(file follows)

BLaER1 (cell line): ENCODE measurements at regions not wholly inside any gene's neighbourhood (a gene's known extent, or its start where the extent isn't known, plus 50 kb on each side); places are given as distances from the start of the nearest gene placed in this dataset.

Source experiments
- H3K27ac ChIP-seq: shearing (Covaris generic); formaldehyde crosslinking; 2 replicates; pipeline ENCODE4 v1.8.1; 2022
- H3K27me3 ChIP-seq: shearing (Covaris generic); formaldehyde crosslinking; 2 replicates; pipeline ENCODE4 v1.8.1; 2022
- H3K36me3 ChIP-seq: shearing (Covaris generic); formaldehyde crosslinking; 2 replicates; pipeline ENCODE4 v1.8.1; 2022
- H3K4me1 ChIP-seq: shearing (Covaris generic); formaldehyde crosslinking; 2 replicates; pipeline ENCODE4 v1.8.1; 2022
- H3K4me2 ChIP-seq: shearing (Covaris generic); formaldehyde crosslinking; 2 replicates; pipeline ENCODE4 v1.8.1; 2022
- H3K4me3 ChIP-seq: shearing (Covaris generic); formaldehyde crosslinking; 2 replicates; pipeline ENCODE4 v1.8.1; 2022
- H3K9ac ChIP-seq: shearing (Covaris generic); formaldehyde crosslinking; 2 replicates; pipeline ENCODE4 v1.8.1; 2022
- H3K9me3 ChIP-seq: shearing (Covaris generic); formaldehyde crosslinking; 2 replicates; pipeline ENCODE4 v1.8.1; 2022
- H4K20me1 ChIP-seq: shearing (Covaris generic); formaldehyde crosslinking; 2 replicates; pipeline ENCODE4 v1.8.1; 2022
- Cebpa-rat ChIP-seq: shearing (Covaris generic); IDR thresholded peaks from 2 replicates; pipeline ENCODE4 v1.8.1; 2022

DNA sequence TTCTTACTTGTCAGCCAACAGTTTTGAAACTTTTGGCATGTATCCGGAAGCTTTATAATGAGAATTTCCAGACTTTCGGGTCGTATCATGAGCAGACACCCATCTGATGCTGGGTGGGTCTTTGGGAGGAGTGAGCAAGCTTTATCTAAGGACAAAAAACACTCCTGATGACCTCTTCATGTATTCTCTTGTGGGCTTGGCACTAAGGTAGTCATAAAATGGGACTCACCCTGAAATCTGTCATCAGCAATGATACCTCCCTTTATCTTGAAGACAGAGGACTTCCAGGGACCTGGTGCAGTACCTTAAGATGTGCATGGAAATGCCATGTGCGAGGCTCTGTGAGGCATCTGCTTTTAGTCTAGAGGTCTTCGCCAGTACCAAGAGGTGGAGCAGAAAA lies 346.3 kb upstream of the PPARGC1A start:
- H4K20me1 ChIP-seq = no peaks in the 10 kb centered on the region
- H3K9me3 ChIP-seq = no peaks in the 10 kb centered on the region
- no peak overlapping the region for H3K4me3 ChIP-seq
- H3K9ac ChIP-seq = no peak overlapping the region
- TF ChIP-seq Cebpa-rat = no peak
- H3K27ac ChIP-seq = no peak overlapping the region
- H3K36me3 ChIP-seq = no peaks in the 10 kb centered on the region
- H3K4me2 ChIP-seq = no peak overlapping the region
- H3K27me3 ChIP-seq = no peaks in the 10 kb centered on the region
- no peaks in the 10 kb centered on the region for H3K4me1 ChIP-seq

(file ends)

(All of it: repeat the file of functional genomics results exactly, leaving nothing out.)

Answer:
BLaER1 (cell line): ENCODE measurements at regions not wholly inside any gene's neighbourhood (a gene's known extent, or its start where the extent isn't known, plus 50 kb on each side); places are given as distances from the start of the nearest gene placed in this dataset.

Source experiments
- H3K27ac ChIP-seq: shearing (Covaris generic); formaldehyde crosslinking; 2 replicates; pipeline ENCODE4 v1.8.1; 2022
- H3K27me3 ChIP-seq: shearing (Covaris generic); formaldehyde crosslinking; 2 replicates; pipeline ENCODE4 v1.8.1; 2022
- H3K36me3 ChIP-seq: shearing (Covaris generic); formaldehyde crosslinking; 2 replicates; pipeline ENCODE4 v1.8.1; 2022
- H3K4me1 ChIP-seq: shearing (Covaris generic); formaldehyde crosslinking; 2 replicates; pipeline ENCODE4 v1.8.1; 2022
- H3K4me2 ChIP-seq: shearing (Covaris generic); formaldehyde crosslinking; 2 replicates; pipeline ENCODE4 v1.8.1; 2022
- H3K4me3 ChIP-seq: shearing (Covaris generic); formaldehyde crosslinking; 2 replicates; pipeline ENCODE4 v1.8.1; 2022
- H3K9ac ChIP-seq: shearing (Covaris generic); formaldehyde crosslinking; 2 replicates; pipeline ENCODE4 v1.8.1; 2022
- H3K9me3 ChIP-seq: shearing (Covaris generic); formaldehyde crosslinking; 2 replicates; pipeline ENCODE4 v1.8.1; 2022
- H4K20me1 ChIP-seq: shearing (Covaris generic); formaldehyde crosslinking; 2 replicates; pipeline ENCODE4 v1.8.1; 2022
- Cebpa-rat ChIP-seq: shearing (Covaris generic); IDR thresholded peaks from 2 replicates; pipeline ENCODE4 v1.8.1; 2022

DNA sequence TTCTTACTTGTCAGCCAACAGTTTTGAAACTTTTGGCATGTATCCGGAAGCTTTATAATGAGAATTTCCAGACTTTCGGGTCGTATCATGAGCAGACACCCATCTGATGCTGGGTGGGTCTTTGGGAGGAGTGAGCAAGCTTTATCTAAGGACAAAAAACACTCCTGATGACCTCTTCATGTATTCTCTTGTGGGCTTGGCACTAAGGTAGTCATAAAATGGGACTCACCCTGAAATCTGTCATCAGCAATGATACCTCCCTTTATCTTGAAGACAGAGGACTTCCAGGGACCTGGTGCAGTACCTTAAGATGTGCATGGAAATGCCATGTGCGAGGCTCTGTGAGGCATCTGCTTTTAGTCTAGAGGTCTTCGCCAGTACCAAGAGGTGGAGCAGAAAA lies 346.3 kb upstream of the PPARGC1A start:
- H4K20me1 ChIP-seq = no peaks in the 10 kb centered on the region
- H3K9me3 ChIP-seq = no peaks in the 10 kb centered on the region
- no peak overlapping the region for H3K4me3 ChIP-seq
- H3K9ac ChIP-seq = no peak overlapping the region
- TF ChIP-seq Cebpa-rat = no peak
- H3K27ac ChIP-seq = no peak overlapping the region
- H3K36me3 ChIP-seq = no peaks in the 10 kb centered on the region
- H3K4me2 ChIP-seq = no peak overlapping the region
- H3K27me3 ChIP-seq = no peaks in the 10 kb centered on the region
- no peaks in the 10 kb centered on the region for H3K4me1 ChIP-seq